is changing. The way that people get information is changing. So science should change.” Graham understands that average folks are not likely to read one of her 20page scientific reports. But they might listen to her talk about shark science in a short video or during a live session on Twitter, where they are able to ask realtime questions. “That’s why I’m really big on science communication, making sure that you say things in a way that people understand and that people relate to,” she says. “That’s another reason why diversity in science is important.” Márquez, who has presented her shark science findings in both English and Spanish so that more of her followers can understand her work, would agree. And thanks to scientists like these and networks like National Geographic, which champion entertaining television rooted in scientific fact, young people are starting to catch on. Shark attack survivor Paige Winter, 19, who is featured this year in “Shark Attack Investigation: The Paige Winter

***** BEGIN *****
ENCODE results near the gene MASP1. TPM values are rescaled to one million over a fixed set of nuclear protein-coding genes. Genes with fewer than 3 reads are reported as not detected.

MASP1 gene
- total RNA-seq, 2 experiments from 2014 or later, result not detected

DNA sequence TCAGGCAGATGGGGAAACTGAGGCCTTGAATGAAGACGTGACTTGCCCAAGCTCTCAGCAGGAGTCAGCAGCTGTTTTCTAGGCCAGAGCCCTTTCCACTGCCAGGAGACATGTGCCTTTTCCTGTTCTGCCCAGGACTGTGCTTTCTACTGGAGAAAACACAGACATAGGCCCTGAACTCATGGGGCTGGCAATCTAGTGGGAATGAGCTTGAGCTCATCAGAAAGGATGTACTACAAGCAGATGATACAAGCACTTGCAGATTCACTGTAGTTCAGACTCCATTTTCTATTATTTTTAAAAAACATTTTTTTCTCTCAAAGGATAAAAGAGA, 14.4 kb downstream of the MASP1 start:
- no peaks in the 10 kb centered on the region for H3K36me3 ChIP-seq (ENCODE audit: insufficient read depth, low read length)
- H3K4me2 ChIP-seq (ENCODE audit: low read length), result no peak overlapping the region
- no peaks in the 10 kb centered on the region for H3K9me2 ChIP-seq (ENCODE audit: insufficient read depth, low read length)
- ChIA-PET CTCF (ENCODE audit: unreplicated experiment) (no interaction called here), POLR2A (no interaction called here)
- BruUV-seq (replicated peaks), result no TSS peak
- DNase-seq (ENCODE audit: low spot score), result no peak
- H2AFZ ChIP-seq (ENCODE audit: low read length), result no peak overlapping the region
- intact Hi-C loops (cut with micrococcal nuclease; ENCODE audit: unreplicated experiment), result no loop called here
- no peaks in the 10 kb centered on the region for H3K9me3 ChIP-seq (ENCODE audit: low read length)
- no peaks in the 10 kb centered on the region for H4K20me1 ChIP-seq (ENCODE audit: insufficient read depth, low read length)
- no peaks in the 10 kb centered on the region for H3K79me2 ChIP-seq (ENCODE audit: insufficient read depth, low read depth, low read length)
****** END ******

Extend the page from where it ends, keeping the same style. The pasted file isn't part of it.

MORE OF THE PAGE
Story” (premiering July 12 on National Geographic), says that in addition to watching summer events like SharkFest, she takes her shark study a step further, seeking out new information on her phone every night before bed. One of Winter’s favorite pop culture shark facts? Peter Benchley, the late author of the “Jaws” book that inspired Spielberg’s film, came to regret ever writing the thriller. “[He] said he would take it all back and never write that book if he could because of how awful people treated sharks afterward,” Winter says. Benchley, like the Taylors, had also spoken out in favor of ocean conservation. “I want us to at least come to a point where we can mutually respect” sharks, Márquez says. “They’ve been on this planet for a really long time. We need to properly co-exist with them.” Young people with “sparks in their eyes” like Winter give scientists like Márquez new hope for a future in which people better understand the importance and urgency of the sharks’ plight and overall ocean conservation.


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SHARKFEST

Smart buoys and electric fields: Scientists test ways to reduce the encounters that are dangerous to both humans and sharks.

TECH BITES

Shalayne Pulia

Special to USA TODAY